Available for: Windows, Mac, Linux
Price: Free
Requirements: VirtualBox or VMware

The most well-known is Android emulator is probably the open-source Android x86 project. I recently installed RC2 of Android x86, and while it works well, I ran into network problems that prevented apps (including the Google Play Store) from accessing the Internet. For those who have the Android x86 VM already installed in VirtualBox and are not able to connect to the Internet (even with the browser), you can try the following:
  • Use a bridged network connection between the virtual machine's virtual network adapter and the adapter that your computer uses to connect to the Internet (Settings -> Network -> Adapter 1). Then start the emulator and open the included Terminal Emulator app, and enter the following lines  (pressing Enter after each line):

     suifconfig eth0 up
    route add default gw dev eth0
    setprop net.dns1
    Note that I'm using a Belkin router ( so your router's IP (used in the third and fourth lines) may differ. You can find the IP of your VirtualBox adapter (used in the second line) by going to the command prompt in Windows and typing ipconfig /all, then press Enter. You'll also have to do this each time you run the VM. There may be better ways to do this, and do it permanently, but I have limited Linux experience so maybe someone can post a better solution in the comments.

    This should enable Internet access through the browser, however it still will not work for apps like the Play Store.
While I was able to access the Play Store web site through the browser, I was not able to install apps from it because I had not accessed the Play Store through its app from the Android device I was using (the virtual one.) This is a requirement Google has put in place before installing apps from the Play Store website. I could, however, mount a USB drive to the virtual device and browse to it using a file explorer app and sideload apps that way.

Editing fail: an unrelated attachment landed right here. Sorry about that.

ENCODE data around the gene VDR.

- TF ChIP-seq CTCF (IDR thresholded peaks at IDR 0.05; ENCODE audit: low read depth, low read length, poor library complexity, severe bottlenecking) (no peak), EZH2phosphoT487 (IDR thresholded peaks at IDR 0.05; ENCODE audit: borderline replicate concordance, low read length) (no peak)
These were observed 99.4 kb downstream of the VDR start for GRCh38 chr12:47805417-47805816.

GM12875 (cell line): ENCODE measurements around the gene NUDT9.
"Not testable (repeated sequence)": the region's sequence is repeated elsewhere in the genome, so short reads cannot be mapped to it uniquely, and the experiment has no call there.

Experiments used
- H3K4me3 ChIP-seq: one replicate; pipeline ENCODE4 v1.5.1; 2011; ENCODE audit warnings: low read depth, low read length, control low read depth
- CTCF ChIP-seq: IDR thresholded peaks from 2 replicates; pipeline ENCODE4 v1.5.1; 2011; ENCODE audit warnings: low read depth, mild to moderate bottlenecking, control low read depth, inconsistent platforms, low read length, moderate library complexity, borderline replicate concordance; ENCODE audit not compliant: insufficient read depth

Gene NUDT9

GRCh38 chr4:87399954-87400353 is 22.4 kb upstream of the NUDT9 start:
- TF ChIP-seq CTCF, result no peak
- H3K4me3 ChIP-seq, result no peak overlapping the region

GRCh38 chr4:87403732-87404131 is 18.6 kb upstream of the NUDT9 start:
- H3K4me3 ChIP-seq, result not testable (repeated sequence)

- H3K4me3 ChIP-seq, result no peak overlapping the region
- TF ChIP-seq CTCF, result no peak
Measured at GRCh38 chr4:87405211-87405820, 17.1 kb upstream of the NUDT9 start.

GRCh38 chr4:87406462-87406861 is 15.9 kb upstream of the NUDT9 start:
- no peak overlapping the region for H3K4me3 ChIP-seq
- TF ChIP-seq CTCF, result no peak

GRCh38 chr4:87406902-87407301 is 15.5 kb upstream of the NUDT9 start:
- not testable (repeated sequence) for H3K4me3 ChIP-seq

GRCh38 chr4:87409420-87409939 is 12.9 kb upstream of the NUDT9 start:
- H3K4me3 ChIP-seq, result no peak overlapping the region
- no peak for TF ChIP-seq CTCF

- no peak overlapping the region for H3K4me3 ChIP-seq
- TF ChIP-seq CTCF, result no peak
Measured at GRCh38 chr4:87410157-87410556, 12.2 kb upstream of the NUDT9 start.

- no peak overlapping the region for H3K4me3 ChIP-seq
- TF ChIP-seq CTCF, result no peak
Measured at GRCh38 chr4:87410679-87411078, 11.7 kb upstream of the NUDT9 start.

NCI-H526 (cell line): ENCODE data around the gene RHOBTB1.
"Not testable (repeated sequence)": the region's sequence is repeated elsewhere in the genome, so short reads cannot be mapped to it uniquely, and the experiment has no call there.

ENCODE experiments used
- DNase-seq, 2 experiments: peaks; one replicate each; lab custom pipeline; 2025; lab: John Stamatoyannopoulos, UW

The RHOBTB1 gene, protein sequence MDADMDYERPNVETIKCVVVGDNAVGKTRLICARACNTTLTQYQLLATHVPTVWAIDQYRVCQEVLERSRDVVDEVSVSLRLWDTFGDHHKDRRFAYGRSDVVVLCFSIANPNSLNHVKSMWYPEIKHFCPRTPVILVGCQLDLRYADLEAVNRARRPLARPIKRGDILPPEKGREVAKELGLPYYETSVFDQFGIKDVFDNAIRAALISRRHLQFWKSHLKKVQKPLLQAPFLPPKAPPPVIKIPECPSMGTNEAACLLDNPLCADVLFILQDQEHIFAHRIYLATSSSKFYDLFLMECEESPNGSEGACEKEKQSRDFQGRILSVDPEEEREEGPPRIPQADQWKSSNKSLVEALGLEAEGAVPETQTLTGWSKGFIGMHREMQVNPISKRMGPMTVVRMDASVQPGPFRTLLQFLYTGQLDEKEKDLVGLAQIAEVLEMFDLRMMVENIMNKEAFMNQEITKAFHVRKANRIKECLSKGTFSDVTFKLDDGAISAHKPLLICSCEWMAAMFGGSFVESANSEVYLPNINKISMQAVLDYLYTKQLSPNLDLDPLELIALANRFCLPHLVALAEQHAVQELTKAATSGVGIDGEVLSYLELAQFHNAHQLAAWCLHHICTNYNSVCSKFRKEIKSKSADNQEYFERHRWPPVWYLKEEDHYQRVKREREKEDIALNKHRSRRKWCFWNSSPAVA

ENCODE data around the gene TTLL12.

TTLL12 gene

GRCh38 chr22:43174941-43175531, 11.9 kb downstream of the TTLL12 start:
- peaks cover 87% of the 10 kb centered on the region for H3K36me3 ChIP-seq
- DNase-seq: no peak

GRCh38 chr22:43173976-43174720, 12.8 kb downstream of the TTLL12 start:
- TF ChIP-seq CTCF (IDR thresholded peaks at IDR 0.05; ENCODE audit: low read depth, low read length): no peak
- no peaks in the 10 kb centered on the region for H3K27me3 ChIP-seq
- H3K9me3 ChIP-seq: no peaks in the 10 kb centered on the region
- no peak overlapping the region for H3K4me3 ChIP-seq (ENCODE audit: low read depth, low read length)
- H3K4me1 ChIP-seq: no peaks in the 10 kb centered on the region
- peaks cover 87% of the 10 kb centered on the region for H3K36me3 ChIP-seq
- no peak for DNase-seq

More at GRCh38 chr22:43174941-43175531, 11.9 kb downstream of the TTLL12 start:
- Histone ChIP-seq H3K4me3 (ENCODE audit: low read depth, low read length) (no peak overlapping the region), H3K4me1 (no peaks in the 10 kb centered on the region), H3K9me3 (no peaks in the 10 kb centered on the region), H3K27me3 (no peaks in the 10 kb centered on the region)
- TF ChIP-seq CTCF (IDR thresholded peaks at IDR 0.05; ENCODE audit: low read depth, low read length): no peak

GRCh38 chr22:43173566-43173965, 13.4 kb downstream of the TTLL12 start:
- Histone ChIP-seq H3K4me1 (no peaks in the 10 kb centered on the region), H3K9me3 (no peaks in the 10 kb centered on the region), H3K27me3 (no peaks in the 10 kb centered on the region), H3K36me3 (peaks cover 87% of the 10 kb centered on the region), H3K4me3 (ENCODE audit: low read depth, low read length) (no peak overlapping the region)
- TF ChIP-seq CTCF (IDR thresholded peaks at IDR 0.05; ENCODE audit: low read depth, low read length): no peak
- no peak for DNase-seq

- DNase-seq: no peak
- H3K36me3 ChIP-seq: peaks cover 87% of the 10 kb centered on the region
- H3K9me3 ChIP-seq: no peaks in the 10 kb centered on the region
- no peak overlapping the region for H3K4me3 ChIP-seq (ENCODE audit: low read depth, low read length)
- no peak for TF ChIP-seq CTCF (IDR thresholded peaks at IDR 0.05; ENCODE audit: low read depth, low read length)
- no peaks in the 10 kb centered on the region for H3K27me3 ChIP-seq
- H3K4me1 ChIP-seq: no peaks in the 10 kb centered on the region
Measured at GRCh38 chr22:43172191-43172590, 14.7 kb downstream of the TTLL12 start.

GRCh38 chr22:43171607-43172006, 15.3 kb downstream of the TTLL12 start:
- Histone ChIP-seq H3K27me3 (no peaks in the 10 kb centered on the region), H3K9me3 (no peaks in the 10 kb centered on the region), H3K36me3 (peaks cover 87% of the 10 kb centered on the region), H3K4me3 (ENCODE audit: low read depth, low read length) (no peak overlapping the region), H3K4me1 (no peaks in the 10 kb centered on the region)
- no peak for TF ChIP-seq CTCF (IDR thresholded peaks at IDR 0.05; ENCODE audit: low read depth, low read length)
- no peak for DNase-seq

If you're interested in trying out the Android x86 project, I recommend to keep reading and check out the AndroVM emulator further down the list. As it is a better working and easier-to-get-started VM based on the Android x86 project, you'll probably have a better experience using it at this point.

Available for: Windows, Mac, Linux
Price: Free
Requirements: VirtualBox

VMLite is a virtual machine for VirtualBox based on Android 4.0.4 ICS. One thing VMLite has over the similar emulators like Android-x86 and AndroVM is seamless mouse support, meaning the mouse seamlessly transitions from your desktop to the virtual machine without getting trapped inside (you have to press a specific key to un-trap it.) While VMLite is easy to install (simply unzip the archive and open the VMLite-Android-v4.0.4.vbox file (in VirtualBox) and has a working Internet connection, I was disappointed that it did not come with the Google Play Store app, nor a file explorer app to browse a mounted USB drive. This means that you won't be installing apps right off the bat. Here is how I was able to install apps to it:
  1. Go to Settings -> Security and allow apps to be installed from Unknown Sources.